Handheld, straight LED bars have been done. With the code so quickly out of the way, we wanted to take this to the next level. First, the light bar would be replaced with a circle, in order to give the finished pictures an interesting three-dimensional quality. Second, it would be attached to a bicycle to provide smooth motion and to cover much longer distances. Riding this through the darkness during a long-exposure photograph should then create an extruded tube in 3D space. The bicycle “disappears” in the image because it doesn’t sit still long enough for the camera to expose.
A contraption was quickly assembled from PVC pipe and a hula hoop, then spray painted matte black to be stealthy for photos. This rig would attach with zip ties to the rack over the back wheel of the bike.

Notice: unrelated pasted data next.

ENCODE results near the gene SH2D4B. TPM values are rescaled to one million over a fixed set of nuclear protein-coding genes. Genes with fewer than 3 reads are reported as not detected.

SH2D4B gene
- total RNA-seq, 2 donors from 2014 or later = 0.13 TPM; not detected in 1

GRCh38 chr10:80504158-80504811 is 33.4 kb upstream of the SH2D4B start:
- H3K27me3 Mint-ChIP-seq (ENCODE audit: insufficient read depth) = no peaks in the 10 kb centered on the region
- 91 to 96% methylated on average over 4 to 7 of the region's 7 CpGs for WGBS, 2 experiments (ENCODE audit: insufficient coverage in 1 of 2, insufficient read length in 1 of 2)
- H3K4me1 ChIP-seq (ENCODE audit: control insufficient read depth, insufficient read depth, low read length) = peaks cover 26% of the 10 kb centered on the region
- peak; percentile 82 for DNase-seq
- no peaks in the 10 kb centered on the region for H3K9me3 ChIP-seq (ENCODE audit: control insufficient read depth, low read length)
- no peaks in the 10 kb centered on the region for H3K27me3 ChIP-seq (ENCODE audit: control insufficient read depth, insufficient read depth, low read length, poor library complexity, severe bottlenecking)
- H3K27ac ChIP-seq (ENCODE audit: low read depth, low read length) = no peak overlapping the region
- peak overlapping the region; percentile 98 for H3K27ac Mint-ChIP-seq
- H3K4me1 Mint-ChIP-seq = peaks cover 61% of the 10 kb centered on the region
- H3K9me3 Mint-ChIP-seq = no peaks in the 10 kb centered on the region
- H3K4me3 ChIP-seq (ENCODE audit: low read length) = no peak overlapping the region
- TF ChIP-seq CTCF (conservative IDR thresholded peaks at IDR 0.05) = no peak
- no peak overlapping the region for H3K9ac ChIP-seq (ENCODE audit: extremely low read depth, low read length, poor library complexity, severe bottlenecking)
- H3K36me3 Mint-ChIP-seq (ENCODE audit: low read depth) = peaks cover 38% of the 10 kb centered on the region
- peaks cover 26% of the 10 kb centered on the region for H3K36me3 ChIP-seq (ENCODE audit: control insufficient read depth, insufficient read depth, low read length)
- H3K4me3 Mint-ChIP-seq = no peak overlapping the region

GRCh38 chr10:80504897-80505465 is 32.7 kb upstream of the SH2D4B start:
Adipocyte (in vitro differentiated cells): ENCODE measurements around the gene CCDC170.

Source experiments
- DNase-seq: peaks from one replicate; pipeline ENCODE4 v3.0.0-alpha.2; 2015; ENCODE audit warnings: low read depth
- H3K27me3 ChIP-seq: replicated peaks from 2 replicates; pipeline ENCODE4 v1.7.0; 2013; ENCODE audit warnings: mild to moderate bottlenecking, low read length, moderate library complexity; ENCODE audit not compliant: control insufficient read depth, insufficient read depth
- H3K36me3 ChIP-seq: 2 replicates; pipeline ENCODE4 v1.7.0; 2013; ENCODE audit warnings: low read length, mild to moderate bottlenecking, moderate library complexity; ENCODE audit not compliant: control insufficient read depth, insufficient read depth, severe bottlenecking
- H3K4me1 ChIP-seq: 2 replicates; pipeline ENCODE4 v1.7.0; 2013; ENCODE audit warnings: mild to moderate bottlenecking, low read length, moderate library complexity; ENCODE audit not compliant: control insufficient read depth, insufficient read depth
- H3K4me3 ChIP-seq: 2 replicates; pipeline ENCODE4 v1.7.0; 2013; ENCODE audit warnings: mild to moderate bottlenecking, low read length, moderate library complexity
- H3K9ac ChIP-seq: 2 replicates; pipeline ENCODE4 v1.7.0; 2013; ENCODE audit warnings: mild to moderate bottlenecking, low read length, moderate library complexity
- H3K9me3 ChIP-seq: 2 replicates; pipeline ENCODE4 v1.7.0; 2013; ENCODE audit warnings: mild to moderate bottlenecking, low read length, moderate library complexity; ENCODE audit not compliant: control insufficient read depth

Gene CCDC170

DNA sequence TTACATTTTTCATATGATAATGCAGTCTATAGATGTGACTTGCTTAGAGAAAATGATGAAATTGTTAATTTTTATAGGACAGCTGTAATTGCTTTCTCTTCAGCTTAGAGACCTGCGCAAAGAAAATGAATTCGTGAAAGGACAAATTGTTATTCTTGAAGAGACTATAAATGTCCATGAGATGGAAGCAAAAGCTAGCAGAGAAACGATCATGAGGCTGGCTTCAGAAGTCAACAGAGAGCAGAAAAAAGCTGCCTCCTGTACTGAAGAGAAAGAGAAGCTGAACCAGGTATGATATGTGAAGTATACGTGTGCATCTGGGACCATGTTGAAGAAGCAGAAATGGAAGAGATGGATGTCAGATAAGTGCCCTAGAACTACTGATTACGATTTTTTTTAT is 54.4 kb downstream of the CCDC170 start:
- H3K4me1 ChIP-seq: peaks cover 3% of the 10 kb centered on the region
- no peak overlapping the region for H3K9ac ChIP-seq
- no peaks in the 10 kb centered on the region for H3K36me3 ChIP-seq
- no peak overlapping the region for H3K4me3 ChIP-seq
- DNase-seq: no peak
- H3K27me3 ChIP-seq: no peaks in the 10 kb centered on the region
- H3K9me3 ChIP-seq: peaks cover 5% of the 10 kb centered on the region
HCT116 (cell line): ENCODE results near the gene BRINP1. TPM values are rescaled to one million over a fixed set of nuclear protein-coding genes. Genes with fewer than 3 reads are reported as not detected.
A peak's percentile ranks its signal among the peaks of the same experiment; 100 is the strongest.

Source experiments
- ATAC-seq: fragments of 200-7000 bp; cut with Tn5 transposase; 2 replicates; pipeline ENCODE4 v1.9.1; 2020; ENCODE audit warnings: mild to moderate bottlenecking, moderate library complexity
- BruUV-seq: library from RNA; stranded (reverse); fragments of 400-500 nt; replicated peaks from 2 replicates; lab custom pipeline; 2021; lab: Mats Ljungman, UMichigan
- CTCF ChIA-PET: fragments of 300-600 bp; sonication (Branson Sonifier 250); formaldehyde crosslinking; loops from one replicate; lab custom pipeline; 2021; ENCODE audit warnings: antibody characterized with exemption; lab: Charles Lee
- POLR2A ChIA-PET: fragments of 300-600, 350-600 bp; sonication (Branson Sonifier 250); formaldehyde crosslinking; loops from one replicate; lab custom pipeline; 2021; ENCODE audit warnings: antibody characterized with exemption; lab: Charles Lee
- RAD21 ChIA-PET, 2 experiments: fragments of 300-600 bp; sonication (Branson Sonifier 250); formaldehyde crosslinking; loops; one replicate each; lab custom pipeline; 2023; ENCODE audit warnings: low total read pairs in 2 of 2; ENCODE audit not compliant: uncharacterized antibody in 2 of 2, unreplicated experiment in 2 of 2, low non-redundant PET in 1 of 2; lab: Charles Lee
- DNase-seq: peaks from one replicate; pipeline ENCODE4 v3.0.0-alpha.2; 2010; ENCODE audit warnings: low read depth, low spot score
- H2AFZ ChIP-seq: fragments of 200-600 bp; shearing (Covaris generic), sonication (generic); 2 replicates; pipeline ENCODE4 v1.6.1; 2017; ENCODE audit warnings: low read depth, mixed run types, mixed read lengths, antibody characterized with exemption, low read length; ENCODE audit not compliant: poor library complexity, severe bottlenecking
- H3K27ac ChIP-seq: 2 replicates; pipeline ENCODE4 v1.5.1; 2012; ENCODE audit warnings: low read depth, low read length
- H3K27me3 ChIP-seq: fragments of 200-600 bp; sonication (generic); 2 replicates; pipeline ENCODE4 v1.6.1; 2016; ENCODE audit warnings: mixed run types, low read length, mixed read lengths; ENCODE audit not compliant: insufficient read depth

For power to both the LEDs and computer, a camping battery/inverter was used. The absurdity of this is not lost on us — converting 12V DC to 110V AC back down to 5V DC — but time was of the essence and the portable power unit was already on-hand (and when installed on the bike it looks like a Mr. Fusion…cool!). For something less hack-ish, a DC-to-DC converter would make a lot of sense.
A strip of 96 LEDs was used to go around the hoop
Generous application of zip ties and tape complete the mad science project look. This won’t be surviving a trip to Mars any time soon.
Yes, that’s my bike. Er, trike. What? Why are you looking at me funny?
This guide was first published on Aug 10, 2012. It was last
updated on Aug 10, 2012.
This page (Motion Rig) was last updated on May 04, 2015.